Battle of Hakadal
|Battle of Hakadal|
|Part of the unification of Norway|
|Kingdom of Vestfold||Kingdom of Alfheimr|
|Commanders and leaders|
|Guttorm Sigurdsson Dagling||Hake Gandalfsson †|
Heimskringla tells of how when king Halfdan the Black of Vestfold died his son Harald was still only a child of ten. The kings of the surrounding countries quickly attempted to take advantage of the perceived weakness of the child king. While several kings from Oppland were gathering forces in the north, king Gandalf Alfgeirsson of Alfheimr was the first to strike. He split his army in two, one force led by his son Hake was to advance on land, while the other, led by Gandalv, was to cross the sea and attack the Vestfold army from the rear.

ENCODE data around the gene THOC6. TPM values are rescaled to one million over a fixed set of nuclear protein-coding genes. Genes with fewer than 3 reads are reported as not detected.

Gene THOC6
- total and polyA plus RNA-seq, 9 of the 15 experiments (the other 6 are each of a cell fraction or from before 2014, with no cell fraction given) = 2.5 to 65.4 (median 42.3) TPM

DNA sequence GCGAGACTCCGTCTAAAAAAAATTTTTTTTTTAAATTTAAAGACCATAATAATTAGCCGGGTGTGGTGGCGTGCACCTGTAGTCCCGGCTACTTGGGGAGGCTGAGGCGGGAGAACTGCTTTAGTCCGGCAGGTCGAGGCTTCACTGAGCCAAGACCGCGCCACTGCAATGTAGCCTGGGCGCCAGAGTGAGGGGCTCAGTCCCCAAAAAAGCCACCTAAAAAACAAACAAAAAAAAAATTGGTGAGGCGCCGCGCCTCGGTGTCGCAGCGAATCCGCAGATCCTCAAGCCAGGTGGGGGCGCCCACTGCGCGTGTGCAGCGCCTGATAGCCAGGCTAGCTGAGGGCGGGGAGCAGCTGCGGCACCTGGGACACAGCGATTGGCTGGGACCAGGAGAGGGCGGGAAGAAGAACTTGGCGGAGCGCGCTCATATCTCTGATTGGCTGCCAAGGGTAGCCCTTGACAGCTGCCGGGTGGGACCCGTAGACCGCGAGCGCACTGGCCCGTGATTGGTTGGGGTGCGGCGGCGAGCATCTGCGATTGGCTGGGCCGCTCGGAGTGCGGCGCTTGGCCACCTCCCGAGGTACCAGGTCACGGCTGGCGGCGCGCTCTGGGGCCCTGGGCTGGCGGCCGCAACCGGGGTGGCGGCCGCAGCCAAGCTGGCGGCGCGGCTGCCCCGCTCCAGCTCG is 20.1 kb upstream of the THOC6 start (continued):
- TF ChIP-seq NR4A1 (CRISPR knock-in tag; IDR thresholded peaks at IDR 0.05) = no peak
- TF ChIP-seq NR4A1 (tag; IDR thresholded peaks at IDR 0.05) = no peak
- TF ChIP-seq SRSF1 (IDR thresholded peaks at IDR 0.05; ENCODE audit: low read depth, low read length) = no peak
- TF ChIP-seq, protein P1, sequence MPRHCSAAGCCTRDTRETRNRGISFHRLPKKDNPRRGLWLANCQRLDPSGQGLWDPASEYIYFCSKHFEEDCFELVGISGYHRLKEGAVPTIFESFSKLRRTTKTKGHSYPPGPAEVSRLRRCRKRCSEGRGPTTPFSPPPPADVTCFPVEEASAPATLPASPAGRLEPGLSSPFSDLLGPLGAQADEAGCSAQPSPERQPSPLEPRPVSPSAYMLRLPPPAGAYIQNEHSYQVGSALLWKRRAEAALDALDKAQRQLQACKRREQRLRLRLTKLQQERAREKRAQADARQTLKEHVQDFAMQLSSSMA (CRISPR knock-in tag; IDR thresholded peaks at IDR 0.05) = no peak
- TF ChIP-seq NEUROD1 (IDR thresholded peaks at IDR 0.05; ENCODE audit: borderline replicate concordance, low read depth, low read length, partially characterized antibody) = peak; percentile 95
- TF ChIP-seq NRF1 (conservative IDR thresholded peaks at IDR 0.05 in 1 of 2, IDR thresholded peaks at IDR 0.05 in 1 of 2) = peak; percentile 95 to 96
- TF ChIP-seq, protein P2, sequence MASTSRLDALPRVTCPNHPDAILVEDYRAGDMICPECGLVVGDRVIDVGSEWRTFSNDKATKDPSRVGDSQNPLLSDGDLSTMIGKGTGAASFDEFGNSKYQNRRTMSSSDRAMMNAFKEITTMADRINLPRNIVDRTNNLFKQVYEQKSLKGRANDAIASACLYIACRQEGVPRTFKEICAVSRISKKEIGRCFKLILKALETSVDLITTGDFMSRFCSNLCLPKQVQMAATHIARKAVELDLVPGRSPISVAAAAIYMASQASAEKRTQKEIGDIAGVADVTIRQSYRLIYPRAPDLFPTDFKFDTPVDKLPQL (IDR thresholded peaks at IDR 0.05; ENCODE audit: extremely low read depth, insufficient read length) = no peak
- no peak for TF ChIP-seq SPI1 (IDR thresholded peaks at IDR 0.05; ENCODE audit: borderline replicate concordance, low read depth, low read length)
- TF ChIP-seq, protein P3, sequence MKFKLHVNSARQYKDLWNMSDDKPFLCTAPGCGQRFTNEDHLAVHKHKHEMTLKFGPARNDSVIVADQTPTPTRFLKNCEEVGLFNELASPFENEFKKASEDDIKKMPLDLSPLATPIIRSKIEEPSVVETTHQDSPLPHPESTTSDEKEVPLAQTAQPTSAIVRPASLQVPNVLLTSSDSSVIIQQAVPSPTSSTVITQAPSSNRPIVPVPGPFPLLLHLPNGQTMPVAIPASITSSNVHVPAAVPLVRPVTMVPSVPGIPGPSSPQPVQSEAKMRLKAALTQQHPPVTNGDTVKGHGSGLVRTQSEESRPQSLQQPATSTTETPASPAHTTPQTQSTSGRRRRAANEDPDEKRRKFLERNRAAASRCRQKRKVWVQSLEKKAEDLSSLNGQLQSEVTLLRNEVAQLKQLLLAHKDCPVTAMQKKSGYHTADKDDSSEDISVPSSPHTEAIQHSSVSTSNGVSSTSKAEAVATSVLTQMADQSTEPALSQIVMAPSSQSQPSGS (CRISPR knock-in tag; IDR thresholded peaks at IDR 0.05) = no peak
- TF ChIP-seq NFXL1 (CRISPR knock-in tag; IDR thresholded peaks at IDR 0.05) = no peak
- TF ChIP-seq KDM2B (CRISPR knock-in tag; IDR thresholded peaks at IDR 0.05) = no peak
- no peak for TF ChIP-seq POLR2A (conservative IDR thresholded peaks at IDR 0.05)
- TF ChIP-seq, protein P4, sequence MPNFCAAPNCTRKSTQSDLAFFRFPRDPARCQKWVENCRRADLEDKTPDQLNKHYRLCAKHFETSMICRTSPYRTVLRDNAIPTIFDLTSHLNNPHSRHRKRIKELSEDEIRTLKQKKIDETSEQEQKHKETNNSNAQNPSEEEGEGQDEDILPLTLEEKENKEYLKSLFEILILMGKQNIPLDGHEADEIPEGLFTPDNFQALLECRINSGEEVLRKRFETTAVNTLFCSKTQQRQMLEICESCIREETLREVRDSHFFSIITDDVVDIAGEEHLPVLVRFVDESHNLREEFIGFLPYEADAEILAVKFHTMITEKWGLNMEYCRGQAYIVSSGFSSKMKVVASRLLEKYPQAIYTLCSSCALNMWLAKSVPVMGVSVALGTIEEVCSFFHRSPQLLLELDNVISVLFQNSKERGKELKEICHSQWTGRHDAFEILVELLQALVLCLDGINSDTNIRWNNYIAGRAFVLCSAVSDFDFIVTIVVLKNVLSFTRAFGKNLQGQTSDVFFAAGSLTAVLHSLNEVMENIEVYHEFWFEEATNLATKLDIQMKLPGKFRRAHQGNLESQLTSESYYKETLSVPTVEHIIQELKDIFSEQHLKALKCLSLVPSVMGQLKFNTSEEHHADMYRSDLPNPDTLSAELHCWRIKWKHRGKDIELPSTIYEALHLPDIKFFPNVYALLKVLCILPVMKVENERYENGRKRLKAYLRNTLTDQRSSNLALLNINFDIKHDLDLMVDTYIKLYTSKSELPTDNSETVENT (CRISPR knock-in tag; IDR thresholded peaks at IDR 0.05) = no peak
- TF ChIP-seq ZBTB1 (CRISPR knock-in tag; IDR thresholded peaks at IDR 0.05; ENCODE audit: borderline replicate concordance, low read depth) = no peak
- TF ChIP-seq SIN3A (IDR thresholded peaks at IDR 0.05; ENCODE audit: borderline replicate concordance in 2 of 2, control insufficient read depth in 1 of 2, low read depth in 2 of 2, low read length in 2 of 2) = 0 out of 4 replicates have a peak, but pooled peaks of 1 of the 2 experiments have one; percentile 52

On hearing of the enemy army approaching king Harald's regent, his uncle Guttorm, quickly raised an army and marched towards the army advancing overland. Guttorm destroyed the enemy army, and Hake fell there. The valley where they fought has later taken his name.
After the battle Guttorm turned his forces to face the army of king Gandalv that had landed in Vestfold, further south. Guttorm forced Gandalv to retreat, and destroyed most of his army.
 - Snorre Sturlasson's Heimskringla translated by Samuel Laing (London, 1844).